Questions remain over COX-2 advertising
Most members of the panel on the painkillers said during three days of meetings last week they were against a return of commercials for the drugs, or wanted tough restrictions on ads if the drugs remain available.
"Many on the committee, including myself, were trying to send a very strong message that any kind of direct-to-consumer advertising for these drugs would be inappropriate," panel chairman Alastair Wood, a professor at Vanderbilt University, told the Wall Street Journal.
A Merck spokesman told the newspaper it was premature to speculate on the return of Vioxx and therefore whether there would be any advertising of the drug.
John LaMattina, president of Pfizer global research and development, told the Journal, "If direct-to-consumer is allowed with all the caveats we would have to give, I think that's appropriate."
Many pharmaceutical companies have also experimented lately with grass-roots campaigns, according to Laura Schoen, partner and president of the global healthcare practice at Interpublic's Weber Shandwick. She told the Journal she expects COX-2 makers will go that route in the coming months, using town hall style meetings at which physicians and nurses can offer patients more information on the drugs' benefits and better explain their risks.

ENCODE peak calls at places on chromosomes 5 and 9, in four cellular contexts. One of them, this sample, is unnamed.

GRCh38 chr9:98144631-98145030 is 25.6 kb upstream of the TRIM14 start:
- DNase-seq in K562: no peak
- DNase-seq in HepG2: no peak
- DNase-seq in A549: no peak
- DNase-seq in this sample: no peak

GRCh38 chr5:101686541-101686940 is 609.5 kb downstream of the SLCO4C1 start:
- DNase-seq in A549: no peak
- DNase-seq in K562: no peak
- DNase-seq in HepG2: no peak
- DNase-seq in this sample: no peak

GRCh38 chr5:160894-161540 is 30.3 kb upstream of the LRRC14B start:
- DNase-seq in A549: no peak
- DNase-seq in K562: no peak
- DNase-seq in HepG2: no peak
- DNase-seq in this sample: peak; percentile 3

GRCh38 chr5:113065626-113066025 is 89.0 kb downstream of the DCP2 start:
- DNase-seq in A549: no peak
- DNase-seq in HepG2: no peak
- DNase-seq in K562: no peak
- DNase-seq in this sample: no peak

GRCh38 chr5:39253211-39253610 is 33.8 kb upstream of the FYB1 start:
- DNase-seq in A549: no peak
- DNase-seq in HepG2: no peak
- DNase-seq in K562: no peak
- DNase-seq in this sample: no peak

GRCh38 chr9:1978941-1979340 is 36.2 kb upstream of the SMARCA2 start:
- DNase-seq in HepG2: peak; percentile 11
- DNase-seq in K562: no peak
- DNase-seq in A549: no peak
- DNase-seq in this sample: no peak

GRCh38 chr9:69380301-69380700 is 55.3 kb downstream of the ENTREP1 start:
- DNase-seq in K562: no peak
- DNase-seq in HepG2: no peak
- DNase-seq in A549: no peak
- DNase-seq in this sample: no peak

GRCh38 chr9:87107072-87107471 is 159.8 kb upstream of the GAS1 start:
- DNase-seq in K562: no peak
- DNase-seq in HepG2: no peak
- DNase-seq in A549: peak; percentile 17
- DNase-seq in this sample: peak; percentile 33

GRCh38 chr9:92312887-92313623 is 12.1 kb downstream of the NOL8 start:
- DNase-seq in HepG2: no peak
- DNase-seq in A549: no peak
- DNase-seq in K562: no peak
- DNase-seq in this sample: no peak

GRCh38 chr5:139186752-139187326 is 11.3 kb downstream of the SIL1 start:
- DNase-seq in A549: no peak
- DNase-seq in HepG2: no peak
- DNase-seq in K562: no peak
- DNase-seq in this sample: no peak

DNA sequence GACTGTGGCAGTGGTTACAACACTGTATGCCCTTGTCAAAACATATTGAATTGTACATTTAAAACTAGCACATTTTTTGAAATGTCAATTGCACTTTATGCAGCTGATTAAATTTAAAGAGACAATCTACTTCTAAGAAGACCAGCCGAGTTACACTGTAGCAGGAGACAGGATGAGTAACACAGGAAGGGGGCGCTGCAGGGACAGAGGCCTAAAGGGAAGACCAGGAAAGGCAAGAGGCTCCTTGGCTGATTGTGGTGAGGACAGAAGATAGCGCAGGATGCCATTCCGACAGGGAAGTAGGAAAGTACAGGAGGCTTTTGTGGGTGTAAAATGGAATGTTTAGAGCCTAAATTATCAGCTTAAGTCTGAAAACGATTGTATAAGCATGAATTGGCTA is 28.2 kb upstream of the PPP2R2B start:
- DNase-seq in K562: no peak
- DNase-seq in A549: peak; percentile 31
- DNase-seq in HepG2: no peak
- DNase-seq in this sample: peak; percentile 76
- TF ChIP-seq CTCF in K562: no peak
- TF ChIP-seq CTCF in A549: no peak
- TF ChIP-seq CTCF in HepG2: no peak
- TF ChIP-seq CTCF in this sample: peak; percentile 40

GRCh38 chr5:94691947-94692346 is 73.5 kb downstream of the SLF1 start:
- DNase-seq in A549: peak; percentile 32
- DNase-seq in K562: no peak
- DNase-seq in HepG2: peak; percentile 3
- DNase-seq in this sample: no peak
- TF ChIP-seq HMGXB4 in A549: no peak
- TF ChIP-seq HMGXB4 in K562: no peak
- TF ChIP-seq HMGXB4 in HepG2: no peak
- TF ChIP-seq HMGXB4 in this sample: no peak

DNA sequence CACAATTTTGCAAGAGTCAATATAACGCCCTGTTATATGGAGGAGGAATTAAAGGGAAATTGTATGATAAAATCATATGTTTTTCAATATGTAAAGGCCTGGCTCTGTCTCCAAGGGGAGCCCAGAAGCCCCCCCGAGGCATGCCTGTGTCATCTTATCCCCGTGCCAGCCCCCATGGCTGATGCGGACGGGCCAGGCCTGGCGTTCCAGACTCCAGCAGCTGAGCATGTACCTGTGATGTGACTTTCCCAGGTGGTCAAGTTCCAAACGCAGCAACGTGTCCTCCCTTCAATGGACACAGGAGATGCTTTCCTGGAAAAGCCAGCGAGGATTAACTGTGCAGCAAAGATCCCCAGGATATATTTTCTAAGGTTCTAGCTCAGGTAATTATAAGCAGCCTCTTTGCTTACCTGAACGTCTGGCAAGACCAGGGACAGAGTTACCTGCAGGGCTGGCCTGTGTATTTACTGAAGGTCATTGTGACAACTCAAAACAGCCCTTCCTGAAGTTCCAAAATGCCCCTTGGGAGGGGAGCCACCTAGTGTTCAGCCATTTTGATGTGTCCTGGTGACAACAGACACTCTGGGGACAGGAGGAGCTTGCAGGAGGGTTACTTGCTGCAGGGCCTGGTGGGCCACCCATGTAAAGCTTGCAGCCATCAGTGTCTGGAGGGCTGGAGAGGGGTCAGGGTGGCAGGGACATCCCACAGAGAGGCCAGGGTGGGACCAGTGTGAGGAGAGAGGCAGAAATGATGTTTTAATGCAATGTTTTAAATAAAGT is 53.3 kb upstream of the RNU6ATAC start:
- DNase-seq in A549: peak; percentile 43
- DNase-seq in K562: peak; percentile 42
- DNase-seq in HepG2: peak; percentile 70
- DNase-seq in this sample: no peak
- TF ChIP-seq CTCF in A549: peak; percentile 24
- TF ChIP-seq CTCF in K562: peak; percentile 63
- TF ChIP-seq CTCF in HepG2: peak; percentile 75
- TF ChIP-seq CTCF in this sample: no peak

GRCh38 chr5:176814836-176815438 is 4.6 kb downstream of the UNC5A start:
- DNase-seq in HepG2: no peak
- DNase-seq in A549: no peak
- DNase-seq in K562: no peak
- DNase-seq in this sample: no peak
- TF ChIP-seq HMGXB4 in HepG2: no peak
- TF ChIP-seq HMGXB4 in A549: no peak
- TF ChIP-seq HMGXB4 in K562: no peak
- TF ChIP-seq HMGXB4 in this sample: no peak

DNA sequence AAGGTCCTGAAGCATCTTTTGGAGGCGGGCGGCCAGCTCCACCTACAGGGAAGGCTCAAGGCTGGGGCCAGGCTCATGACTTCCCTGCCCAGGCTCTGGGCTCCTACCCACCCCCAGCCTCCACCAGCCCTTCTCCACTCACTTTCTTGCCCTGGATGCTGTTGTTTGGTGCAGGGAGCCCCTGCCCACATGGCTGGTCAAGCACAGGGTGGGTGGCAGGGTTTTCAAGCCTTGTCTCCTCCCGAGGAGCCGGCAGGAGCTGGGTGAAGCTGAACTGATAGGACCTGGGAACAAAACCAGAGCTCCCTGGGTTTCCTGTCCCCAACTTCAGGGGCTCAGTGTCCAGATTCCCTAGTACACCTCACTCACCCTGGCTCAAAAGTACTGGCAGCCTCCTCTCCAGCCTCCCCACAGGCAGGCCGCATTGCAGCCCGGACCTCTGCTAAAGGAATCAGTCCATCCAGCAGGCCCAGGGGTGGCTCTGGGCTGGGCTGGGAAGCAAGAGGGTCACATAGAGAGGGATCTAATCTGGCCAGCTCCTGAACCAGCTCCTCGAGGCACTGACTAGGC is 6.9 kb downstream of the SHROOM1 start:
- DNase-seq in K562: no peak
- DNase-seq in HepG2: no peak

Mel Sokotch, a former director of consumer health practice at Interpublic Group's Foote Cone & Belding, told the Journal "They must test to see if the negativity from the black box warning outweighs the benefit of communicating the positive."
Black box warnings haven't stopped Johnson & Johnson's from advertising its rheumatoid arthritis treatment Remicade despite the drug's warning labeling concerning its elevated risk of tuberculosis infections in patients.